"During the 1960s, researchers at Cornell University conducted a series of tests on the effects of working with music. They polled a group of computer science students and divided the students into two groups, those who liked to have music in the background while they worked (studied) and those who did not.
Then they put half of each group together in a silent room, and the other half of each
group in a different room equipped with earphones and a musical selection. Participants in both rooms were given a Fortran programming problem to work out from specification. To no one's surprise, participants in the two rooms performed about the same in speed and accuracy of programming. As any kid who does his arithmetic homework with the music on knows, the part of the brain
required for arithmetic and related logic is unbothered by
music—there's another brain center that listens to the music.
The Cornell experiment, however, contained a hidden wildcard. The specification required that an output data stream be formed through a series of manipulations on numbers in the input data stream. For example, participants had to shift each number two digits to the left and then divide by one hundred and so on, perhaps
completing a dozen operations in total. Although the specification never said it, the net effect of all the operations was that each output number was necessarily equal to its input number. Some people realized this and others did not. Of those who figured it out, the
overwhelming majority came from the quiet room.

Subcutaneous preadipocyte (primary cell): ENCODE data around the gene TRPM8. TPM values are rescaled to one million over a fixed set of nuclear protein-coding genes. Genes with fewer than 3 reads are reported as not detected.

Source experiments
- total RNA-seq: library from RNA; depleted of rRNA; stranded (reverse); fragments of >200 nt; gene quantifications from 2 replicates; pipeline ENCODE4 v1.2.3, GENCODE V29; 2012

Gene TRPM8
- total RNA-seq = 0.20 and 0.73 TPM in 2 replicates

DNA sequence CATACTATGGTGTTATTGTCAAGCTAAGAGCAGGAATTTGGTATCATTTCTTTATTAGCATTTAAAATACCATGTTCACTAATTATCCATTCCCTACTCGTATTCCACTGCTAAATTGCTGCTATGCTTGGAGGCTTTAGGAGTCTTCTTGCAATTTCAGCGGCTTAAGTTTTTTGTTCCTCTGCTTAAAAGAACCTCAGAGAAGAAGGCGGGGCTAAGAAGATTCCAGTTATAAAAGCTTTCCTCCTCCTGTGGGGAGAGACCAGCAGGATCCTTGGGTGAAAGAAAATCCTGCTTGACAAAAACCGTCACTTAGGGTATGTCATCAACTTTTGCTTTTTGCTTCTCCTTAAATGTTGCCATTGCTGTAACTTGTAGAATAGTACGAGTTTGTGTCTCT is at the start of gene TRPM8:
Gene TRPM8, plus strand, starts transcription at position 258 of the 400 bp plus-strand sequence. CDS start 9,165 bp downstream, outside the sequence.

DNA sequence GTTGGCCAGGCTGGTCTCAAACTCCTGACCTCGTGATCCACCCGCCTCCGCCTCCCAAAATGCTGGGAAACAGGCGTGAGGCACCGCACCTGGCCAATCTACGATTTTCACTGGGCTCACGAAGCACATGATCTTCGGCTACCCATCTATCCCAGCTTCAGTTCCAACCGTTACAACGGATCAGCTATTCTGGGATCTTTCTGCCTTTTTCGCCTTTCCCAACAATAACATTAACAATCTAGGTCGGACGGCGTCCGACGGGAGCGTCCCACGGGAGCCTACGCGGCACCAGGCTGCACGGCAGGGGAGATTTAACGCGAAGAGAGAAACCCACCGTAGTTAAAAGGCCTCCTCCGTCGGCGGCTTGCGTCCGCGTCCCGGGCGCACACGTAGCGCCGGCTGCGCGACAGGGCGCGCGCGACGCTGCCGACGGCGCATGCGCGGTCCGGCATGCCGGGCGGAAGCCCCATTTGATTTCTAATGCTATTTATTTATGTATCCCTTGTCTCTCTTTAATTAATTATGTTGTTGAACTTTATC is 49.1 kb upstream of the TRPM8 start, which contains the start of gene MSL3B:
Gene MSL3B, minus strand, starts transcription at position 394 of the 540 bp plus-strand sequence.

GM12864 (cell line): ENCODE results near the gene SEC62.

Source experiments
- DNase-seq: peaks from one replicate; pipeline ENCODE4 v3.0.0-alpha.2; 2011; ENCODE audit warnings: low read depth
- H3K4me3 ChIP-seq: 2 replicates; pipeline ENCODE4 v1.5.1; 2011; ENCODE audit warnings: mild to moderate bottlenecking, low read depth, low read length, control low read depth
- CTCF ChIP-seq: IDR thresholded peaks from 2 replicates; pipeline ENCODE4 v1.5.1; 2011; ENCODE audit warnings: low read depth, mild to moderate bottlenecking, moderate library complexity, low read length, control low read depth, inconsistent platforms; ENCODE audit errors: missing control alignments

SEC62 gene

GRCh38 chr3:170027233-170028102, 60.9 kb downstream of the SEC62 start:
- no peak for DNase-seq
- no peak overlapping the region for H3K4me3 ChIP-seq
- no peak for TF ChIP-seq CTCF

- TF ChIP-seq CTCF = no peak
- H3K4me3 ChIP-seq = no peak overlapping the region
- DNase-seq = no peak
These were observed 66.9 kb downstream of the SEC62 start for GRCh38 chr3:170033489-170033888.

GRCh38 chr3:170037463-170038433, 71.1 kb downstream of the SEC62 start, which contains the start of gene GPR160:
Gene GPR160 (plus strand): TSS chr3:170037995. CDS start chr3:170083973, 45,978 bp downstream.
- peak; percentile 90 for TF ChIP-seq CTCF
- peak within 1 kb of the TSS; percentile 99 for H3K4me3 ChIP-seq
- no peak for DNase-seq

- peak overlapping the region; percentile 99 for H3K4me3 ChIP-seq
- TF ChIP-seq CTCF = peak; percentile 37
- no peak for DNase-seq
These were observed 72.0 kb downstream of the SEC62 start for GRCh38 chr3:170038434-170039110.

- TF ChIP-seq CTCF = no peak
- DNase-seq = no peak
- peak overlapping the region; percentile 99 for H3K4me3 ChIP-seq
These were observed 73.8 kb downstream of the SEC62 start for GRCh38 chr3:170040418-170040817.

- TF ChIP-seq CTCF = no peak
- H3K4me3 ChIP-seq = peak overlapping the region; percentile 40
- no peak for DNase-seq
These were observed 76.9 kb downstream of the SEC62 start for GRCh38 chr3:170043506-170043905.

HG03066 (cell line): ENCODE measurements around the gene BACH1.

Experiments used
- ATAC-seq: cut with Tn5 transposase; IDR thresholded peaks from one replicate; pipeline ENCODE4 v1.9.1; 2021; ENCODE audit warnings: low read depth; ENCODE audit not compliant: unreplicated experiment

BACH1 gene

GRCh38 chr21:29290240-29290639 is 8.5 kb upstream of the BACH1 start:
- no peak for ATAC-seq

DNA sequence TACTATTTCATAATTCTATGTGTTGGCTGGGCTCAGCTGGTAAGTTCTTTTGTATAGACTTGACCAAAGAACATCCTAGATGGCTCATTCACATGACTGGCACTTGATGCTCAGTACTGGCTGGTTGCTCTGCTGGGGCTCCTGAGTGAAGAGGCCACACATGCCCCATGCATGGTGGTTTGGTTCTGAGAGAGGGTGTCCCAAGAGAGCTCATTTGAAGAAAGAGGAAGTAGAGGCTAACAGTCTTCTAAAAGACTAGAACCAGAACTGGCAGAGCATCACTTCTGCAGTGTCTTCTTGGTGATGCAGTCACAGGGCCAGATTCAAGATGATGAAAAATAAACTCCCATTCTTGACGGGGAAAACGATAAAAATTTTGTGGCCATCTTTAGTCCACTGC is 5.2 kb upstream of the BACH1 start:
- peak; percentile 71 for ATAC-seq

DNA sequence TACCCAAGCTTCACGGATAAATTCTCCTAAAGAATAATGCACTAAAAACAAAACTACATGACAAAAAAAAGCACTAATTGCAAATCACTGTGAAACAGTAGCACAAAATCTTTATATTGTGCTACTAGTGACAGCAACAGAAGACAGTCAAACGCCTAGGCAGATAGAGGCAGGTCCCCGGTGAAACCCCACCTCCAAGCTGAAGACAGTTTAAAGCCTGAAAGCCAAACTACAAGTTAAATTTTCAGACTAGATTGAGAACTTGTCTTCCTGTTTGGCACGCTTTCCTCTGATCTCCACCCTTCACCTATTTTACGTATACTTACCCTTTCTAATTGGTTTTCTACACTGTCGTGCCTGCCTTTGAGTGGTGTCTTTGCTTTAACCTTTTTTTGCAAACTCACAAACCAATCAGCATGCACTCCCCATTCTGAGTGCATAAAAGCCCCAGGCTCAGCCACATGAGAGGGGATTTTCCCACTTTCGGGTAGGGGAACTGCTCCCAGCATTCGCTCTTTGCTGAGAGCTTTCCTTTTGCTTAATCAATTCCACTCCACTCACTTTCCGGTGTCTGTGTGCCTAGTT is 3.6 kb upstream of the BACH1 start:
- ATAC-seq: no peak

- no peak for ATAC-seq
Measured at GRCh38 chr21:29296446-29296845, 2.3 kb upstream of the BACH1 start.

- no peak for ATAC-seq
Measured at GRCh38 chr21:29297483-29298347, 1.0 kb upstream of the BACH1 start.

Many of the everyday tasks performed by professional workers
are done in the serial processing center of the left brain. Music will not interfere particularly with this work, since it's the brain's holistic right side that digests music. But not all of the work is centered in the left brain. There is that occasional breakthrough that makes you say "Ahah!" and steers you toward an ingenious bypass that may save months or years of work. The creative leap involves right-brain function. If the right brain, is busy listening to 1001
Strings on Muzak, the opportunity for a creative leap is lost.
The creativity penalty exacted by the environment is insidious. Since creativity is a sometime thing anyway, we often don't notice when there is less of it. People don't have a quota for creative thoughts. The effect of reduced creativity is cumulative over a long period. The organization is less effective, people grind out the work
without a spark of excitement, and the best people leave."-Peopleware[http://www.amazon.com/Peopleware-Productive-Projects-Teams-S...]
Peopleware was a beneficial book, but these stories need corroboration. I talked to one of the authors at a conference once, told him how much I loved one of their stories (that the Dutch East India Company, once the greatest corporation in the world, still exists with a mere 50 employees who do nothing but fill out paperwork) and asked him where they'd found it. "Did we say that?" he asked. Yes, absolutely, I said. "Oh," he replied. "Usually we only make stuff up for our talks, not our books."